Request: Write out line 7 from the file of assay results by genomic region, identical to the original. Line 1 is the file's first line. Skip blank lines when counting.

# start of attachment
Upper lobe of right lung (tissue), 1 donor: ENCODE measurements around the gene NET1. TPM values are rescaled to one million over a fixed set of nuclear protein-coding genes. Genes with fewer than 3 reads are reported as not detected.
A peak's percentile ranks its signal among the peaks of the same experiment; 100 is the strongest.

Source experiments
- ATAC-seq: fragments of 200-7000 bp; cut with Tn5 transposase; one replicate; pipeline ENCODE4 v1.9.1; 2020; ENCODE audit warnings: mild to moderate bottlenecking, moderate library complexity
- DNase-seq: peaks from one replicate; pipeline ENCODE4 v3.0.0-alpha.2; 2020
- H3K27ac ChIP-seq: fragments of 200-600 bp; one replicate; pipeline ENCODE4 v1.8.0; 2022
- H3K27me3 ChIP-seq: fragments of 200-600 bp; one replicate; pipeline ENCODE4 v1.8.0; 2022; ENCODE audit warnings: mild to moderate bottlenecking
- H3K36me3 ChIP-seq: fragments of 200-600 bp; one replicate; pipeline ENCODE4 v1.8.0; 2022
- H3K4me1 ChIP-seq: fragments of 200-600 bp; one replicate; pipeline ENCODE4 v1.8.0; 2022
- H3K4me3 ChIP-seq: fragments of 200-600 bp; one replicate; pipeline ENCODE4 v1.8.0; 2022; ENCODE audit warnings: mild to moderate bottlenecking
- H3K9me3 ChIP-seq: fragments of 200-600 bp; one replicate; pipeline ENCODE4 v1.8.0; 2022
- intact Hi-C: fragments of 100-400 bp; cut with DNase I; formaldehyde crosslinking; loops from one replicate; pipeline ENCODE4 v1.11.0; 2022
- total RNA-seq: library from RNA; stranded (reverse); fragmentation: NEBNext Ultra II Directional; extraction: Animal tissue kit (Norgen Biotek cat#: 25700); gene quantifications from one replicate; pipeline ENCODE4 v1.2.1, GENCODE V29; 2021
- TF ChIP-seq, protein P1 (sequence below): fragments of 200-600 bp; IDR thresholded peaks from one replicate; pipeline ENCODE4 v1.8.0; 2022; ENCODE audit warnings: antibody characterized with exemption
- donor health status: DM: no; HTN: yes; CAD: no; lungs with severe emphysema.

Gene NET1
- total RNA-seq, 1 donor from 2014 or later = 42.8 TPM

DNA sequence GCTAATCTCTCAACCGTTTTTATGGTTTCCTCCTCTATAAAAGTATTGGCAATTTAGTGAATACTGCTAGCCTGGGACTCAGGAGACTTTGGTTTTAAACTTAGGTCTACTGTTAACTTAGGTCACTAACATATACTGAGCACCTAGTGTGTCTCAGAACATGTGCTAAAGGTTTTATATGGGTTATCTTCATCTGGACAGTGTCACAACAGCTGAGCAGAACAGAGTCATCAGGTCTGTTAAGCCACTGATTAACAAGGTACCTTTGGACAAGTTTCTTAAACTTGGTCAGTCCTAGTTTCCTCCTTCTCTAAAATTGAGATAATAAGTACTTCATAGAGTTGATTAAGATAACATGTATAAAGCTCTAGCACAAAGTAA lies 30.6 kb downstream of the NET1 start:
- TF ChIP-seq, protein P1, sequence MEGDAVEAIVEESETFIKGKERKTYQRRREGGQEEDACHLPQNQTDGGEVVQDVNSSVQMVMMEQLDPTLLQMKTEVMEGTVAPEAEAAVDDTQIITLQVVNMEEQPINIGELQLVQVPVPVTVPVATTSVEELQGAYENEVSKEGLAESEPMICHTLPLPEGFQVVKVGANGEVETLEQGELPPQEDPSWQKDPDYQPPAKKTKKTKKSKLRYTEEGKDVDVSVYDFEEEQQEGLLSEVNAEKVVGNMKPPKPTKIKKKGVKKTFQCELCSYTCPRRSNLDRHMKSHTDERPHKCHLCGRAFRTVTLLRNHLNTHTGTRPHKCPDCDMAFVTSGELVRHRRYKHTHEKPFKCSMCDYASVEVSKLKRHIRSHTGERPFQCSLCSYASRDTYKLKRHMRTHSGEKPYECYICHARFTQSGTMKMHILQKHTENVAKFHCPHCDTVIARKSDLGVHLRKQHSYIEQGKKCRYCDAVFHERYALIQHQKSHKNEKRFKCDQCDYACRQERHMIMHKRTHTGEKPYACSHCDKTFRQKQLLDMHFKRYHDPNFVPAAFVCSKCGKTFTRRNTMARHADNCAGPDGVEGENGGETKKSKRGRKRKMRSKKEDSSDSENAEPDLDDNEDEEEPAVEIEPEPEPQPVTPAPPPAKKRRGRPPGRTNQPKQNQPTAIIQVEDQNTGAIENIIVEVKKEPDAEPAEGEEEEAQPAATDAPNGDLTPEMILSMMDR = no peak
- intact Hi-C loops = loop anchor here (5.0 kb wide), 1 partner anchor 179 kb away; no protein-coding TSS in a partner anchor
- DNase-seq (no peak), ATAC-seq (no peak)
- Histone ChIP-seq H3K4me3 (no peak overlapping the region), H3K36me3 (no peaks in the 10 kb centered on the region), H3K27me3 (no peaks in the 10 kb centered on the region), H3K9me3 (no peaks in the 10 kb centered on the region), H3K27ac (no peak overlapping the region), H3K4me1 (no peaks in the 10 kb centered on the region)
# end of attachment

- H3K27me3 ChIP-seq: fragments of 200-600 bp; one replicate; pipeline ENCODE4 v1.8.0; 2022; ENCODE audit warnings: mild to moderate bottlenecking